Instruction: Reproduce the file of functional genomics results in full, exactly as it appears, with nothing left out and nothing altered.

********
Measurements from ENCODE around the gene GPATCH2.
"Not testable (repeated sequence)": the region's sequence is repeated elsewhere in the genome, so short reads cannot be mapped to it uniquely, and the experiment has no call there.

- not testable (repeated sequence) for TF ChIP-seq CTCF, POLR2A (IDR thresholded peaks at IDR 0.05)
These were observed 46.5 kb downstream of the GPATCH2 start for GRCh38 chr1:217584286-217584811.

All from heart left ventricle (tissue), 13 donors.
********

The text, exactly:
Measurements from ENCODE around the gene GPATCH2.
"Not testable (repeated sequence)": the region's sequence is repeated elsewhere in the genome, so short reads cannot be mapped to it uniquely, and the experiment has no call there.

- not testable (repeated sequence) for TF ChIP-seq CTCF, POLR2A (IDR thresholded peaks at IDR 0.05)
These were observed 46.5 kb downstream of the GPATCH2 start for GRCh38 chr1:217584286-217584811.

All from heart left ventricle (tissue), 13 donors.